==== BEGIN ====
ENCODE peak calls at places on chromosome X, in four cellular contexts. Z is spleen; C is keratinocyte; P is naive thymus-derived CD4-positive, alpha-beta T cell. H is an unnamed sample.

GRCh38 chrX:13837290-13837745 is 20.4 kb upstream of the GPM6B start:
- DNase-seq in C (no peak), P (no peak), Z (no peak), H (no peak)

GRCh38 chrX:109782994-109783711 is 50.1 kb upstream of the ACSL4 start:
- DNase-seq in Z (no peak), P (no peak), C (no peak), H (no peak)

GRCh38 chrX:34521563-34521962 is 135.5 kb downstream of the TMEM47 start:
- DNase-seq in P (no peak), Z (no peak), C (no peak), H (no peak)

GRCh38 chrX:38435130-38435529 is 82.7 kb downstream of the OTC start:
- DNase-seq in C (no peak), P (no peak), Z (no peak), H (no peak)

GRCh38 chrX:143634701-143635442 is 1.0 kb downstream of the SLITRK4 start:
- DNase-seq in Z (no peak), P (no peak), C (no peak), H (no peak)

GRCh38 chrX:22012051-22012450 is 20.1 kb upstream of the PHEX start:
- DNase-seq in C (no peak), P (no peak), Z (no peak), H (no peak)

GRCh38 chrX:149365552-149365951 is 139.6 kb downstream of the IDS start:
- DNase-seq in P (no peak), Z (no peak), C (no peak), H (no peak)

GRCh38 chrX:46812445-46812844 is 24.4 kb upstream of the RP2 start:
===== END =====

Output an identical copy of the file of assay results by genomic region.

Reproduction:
ENCODE peak calls at places on chromosome X, in four cellular contexts. Z is spleen; C is keratinocyte; P is naive thymus-derived CD4-positive, alpha-beta T cell. H is an unnamed sample.

GRCh38 chrX:13837290-13837745 is 20.4 kb upstream of the GPM6B start:
- DNase-seq in C (no peak), P (no peak), Z (no peak), H (no peak)

GRCh38 chrX:109782994-109783711 is 50.1 kb upstream of the ACSL4 start:
- DNase-seq in Z (no peak), P (no peak), C (no peak), H (no peak)

GRCh38 chrX:34521563-34521962 is 135.5 kb downstream of the TMEM47 start:
- DNase-seq in P (no peak), Z (no peak), C (no peak), H (no peak)

GRCh38 chrX:38435130-38435529 is 82.7 kb downstream of the OTC start:
- DNase-seq in C (no peak), P (no peak), Z (no peak), H (no peak)

GRCh38 chrX:143634701-143635442 is 1.0 kb downstream of the SLITRK4 start:
- DNase-seq in Z (no peak), P (no peak), C (no peak), H (no peak)

GRCh38 chrX:22012051-22012450 is 20.1 kb upstream of the PHEX start:
- DNase-seq in C (no peak), P (no peak), Z (no peak), H (no peak)

GRCh38 chrX:149365552-149365951 is 139.6 kb downstream of the IDS start:
- DNase-seq in P (no peak), Z (no peak), C (no peak), H (no peak)

GRCh38 chrX:46812445-46812844 is 24.4 kb upstream of the RP2 start: